Life in Germany. Benefits for children in Germany. Raising a child can be very expensive to the parents, but luckily in Germany you can count on state aid. In addition to affordable childcare, there are other benefits you can claim if you have children in Germany. Here’s what you need to know:
Parents are entitled to child benefits for their children, and in some cases up to the age of 25. Depending on the number of children a person has, these monthly payments increase. The nearest regional Familienkasee deposits them into a parent’s bank account. Since 2021, parents receive 219 euros per month for each child up to two children, 225 euros for the third child and 250 euros for the fourth child.
Beginning January 1, 2023, this amount will increase for the first three children to 237 euros per child. While the amount given for four or more children remaining the same. Payments usually extend until the child’s 18th birthday, and sometimes even 25 years if there are additional Ausbildungskosten (educational costs) for studying at a university or vocational school. You can request these payments retroactively, but only for six months.
Child benefits in Germany: Kinderfreibetrag
If the parents receive Kindergeld, you can also receive Kinderfreibetrag (child allowance), which guarantees that the parents’ income remains tax-free up to a certain amount. Unlike Kindergeld, there is no claim involved. The Finanzamt checks whether an individual or a married couple qualifies for this supplement to Kindergeld. The tax-deductible amount for 2021 and 2022 is €5,460, which is assessed either for married couples filing their taxes together or for single individuals.
Tuition benefits for children
There are free secondary and primary schools, with a number of subsidized private schools in each state. When paying out of pocket, they can claim back up to 30% of their schooling expenses in their tax return, with a maximum of €5,000 per child per year.
Nusery / Daycare
From 2013, every child in Germany is entitled to a subsidized childcare place for any child over the age of one. For those lucky enough to get one since Germany faces a shortage of 384,000 places in nurseries and kindergartens. However, childcare options are not limited to Kita (short for Kindertagesstätte), an all-encompassing word that in Germany refers to both Krippe (ages one to three) and Kindergarten (ages three and six years). Parents have the option of placing their children in small groups with a Tagesmutter (literally, “day mother”) or Tagesvater, till about the age of three.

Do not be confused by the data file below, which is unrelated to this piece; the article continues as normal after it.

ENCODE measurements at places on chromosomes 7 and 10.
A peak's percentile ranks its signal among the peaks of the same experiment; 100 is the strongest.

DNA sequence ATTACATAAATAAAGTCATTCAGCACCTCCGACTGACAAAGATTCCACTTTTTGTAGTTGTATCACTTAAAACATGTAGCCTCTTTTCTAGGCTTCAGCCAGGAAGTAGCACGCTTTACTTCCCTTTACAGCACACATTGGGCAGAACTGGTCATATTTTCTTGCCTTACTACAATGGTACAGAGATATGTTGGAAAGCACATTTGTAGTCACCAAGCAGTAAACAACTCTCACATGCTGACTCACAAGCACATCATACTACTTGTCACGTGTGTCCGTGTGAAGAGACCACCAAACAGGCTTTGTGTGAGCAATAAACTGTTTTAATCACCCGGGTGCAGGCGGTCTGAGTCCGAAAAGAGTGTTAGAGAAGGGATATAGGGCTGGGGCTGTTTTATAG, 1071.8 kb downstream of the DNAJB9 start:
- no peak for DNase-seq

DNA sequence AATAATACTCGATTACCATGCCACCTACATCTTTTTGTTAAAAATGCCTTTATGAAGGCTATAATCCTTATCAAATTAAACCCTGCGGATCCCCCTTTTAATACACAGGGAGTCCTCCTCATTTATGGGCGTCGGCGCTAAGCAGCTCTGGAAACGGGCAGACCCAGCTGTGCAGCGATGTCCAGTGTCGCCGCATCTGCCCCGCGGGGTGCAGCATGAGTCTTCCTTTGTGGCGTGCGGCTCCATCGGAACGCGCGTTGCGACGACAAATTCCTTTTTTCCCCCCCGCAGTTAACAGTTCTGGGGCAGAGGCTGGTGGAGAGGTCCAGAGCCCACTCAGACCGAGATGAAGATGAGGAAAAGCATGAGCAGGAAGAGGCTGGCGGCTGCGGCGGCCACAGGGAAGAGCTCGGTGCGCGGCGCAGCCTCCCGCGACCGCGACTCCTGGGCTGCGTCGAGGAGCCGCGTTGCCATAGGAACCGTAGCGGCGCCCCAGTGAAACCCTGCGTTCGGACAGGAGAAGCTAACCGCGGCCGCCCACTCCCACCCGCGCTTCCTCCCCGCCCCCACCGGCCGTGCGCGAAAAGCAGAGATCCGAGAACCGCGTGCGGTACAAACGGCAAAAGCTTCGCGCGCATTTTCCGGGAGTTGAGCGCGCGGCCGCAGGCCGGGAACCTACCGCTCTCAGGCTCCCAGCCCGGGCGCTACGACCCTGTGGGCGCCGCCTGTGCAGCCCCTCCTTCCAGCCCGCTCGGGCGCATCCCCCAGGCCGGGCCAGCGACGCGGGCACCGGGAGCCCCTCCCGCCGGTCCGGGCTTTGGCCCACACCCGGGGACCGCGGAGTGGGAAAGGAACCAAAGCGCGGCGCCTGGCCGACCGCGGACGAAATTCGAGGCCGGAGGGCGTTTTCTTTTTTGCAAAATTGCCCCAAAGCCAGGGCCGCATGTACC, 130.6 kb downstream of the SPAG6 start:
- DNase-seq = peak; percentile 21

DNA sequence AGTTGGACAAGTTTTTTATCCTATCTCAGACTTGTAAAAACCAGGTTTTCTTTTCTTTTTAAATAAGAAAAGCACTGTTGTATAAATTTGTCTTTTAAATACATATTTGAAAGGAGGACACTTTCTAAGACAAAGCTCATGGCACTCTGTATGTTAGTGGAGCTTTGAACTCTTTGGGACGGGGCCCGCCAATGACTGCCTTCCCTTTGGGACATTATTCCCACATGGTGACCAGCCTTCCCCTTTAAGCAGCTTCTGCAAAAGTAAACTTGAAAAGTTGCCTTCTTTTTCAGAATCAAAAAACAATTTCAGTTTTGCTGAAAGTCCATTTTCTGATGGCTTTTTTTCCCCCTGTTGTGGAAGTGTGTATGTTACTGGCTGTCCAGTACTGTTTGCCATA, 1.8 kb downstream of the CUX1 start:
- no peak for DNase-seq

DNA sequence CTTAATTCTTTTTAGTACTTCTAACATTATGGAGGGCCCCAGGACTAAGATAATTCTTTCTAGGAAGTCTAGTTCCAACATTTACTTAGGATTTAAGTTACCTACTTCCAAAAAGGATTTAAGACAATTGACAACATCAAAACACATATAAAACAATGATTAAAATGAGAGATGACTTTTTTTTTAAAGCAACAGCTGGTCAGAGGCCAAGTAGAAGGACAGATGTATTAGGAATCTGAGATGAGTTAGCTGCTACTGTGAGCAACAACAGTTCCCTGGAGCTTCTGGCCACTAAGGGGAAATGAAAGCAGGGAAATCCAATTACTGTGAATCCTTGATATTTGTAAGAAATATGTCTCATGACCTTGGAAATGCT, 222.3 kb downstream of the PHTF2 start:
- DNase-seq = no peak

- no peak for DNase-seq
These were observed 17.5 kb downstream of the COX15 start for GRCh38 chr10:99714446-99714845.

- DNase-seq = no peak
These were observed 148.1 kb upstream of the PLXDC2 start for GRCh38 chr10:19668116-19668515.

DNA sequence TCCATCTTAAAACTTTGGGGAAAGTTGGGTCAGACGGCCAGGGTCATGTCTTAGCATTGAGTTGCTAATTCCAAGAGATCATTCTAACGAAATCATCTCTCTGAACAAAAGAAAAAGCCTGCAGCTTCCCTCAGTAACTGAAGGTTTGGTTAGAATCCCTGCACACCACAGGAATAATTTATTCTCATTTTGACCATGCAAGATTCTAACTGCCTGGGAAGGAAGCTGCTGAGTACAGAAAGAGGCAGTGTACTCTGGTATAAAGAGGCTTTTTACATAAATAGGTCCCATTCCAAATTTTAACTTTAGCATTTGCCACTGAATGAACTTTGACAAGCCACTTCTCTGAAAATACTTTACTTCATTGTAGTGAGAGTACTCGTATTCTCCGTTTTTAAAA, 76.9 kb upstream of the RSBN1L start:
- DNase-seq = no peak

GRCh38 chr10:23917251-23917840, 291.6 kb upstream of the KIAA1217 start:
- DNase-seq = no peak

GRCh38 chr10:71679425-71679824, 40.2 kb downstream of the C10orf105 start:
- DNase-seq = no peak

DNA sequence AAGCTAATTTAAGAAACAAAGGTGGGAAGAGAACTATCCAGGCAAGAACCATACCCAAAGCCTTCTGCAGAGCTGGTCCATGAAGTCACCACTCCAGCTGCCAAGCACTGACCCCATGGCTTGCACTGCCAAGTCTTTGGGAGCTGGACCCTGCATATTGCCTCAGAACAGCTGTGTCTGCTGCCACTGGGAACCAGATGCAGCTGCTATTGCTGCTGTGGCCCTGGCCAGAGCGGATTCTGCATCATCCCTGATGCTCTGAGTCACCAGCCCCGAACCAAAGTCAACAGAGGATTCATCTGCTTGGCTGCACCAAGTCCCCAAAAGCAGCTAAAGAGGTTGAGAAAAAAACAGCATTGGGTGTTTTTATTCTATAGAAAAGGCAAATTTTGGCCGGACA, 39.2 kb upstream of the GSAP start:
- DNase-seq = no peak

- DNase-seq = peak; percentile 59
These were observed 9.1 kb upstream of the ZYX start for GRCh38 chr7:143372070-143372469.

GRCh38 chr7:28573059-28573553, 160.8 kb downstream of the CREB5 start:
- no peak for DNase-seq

Each state has a subsidized rate, ranging from 23 euros per month including food in Berlin to several hundred euros in other states. Depending on the age of the child, some states charge differently for half or a full day.
Support for single parents
Germany is estimated to have approximately two million Alleinerziehende (literally “single-parents” or single parents). The government acknowledges the particularly high financial burden it bears with a special Entlastungsbetrag (tax credit). From 2021, single parents can deduct 4,008 euros from their income plus 280 euros per month for each additional child.
Single parents can in some cases deduct Unterhaltszahlungen (maintenance payments) up to 8,820 euros per year. This may include, for example, the cost of a room for the child to stay in if traveling between two separate residences. If the parent does not also receive Kindergeld or Kinderfreibetrag, is when they can claim maximum deduction.
Approximately the first €10,000 of income is completely tax-free in Germany. Parents can create a savings account in their child’s name from birth. Up to €10,000 with interest – for example generated by a share portfolio in which their child is enrolled – is then completely tax-free. By the time their child turns 18, this can reach 180,000 euros.